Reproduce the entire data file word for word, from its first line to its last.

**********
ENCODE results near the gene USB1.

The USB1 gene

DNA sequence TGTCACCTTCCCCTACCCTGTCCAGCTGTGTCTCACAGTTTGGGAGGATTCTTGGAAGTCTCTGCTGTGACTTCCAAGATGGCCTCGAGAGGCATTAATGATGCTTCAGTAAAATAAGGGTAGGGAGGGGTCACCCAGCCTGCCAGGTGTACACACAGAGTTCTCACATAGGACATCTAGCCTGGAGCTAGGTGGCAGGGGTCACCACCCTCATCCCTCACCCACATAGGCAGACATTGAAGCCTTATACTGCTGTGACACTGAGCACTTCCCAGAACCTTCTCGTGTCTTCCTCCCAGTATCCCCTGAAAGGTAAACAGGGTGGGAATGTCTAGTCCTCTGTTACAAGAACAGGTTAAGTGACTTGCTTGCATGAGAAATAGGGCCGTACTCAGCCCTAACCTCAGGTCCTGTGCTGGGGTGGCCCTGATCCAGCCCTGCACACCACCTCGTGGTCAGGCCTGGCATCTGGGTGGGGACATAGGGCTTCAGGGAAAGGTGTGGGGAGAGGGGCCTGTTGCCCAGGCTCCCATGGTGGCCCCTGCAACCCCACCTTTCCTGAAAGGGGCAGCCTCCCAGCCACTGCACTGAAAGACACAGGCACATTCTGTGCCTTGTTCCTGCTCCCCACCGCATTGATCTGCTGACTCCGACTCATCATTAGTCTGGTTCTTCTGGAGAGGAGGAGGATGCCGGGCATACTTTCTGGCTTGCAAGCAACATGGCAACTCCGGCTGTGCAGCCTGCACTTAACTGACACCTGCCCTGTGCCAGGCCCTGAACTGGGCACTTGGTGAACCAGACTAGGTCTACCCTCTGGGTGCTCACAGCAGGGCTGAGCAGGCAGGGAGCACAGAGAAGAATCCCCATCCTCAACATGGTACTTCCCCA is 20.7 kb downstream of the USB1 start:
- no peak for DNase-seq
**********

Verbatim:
ENCODE results near the gene USB1.

The USB1 gene

DNA sequence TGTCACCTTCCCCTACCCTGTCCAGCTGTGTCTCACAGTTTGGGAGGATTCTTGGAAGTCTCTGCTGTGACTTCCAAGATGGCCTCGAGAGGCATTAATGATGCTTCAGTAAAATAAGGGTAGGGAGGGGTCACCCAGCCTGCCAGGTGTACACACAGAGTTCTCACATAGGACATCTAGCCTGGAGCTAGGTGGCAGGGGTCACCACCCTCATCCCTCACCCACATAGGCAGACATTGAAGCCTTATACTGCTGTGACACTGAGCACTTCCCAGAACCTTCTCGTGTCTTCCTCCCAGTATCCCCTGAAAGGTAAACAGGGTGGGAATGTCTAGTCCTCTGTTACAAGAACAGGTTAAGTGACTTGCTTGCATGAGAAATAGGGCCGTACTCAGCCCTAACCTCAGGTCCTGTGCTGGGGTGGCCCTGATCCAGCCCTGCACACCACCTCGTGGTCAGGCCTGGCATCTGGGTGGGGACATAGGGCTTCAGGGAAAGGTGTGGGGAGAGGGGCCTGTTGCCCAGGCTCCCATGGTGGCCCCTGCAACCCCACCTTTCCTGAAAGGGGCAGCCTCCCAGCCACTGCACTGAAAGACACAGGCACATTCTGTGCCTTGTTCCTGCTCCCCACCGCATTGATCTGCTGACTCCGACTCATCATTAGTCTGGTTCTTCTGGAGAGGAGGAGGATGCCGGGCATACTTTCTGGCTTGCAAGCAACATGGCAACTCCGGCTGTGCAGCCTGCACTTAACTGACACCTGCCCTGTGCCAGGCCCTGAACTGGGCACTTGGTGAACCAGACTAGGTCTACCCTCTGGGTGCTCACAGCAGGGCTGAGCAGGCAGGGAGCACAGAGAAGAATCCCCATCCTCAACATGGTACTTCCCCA is 20.7 kb downstream of the USB1 start:
- no peak for DNase-seq